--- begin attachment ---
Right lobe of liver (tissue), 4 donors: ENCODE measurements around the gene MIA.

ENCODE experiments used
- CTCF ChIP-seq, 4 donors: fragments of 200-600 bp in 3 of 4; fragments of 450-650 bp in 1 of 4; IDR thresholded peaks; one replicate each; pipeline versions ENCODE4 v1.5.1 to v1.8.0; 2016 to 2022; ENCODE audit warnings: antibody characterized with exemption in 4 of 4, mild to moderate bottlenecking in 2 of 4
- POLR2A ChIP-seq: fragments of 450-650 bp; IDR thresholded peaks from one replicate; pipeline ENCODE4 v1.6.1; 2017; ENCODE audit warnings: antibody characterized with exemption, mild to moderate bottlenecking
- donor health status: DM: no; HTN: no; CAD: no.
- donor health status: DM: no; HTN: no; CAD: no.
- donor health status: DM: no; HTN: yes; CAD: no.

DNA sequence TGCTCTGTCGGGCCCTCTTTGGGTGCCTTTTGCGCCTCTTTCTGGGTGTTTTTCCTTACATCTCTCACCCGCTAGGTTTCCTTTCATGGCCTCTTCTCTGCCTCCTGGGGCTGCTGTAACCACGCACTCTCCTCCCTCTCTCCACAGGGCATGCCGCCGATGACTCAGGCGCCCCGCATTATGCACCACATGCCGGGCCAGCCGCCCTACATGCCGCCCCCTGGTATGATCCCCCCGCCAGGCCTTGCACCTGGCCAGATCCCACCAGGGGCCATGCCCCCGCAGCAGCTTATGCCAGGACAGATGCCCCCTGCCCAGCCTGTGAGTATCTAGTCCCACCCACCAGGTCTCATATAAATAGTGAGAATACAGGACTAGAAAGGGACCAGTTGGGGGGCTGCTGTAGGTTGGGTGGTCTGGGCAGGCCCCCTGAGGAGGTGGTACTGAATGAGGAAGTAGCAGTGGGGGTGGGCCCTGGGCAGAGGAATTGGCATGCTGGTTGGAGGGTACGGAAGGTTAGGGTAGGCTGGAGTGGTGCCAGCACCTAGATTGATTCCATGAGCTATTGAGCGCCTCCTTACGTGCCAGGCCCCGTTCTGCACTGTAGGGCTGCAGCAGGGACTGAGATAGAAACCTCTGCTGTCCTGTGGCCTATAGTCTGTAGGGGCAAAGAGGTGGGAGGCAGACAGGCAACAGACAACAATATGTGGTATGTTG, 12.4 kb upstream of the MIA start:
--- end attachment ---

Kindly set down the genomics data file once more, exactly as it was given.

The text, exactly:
Right lobe of liver (tissue), 4 donors: ENCODE measurements around the gene MIA.

ENCODE experiments used
- CTCF ChIP-seq, 4 donors: fragments of 200-600 bp in 3 of 4; fragments of 450-650 bp in 1 of 4; IDR thresholded peaks; one replicate each; pipeline versions ENCODE4 v1.5.1 to v1.8.0; 2016 to 2022; ENCODE audit warnings: antibody characterized with exemption in 4 of 4, mild to moderate bottlenecking in 2 of 4
- POLR2A ChIP-seq: fragments of 450-650 bp; IDR thresholded peaks from one replicate; pipeline ENCODE4 v1.6.1; 2017; ENCODE audit warnings: antibody characterized with exemption, mild to moderate bottlenecking
- donor health status: DM: no; HTN: no; CAD: no.
- donor health status: DM: no; HTN: no; CAD: no.
- donor health status: DM: no; HTN: yes; CAD: no.

DNA sequence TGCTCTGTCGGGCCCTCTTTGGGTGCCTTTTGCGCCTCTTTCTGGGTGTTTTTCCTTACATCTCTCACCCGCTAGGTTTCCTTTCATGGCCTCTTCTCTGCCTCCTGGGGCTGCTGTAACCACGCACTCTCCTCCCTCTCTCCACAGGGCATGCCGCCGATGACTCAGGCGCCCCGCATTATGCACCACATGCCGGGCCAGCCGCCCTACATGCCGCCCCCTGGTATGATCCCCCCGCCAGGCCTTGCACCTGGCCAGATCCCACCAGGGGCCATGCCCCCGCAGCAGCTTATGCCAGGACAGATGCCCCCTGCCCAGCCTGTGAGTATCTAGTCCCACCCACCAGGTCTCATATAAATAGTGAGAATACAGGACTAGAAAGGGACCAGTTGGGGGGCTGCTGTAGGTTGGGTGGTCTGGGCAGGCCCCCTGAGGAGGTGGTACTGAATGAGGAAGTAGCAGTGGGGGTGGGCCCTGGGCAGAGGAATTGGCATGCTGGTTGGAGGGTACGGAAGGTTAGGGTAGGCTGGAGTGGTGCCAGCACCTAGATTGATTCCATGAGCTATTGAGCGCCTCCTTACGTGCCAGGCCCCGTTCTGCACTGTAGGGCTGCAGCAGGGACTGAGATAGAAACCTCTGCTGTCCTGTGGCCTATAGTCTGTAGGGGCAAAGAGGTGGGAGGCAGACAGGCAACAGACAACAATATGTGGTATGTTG, 12.4 kb upstream of the MIA start: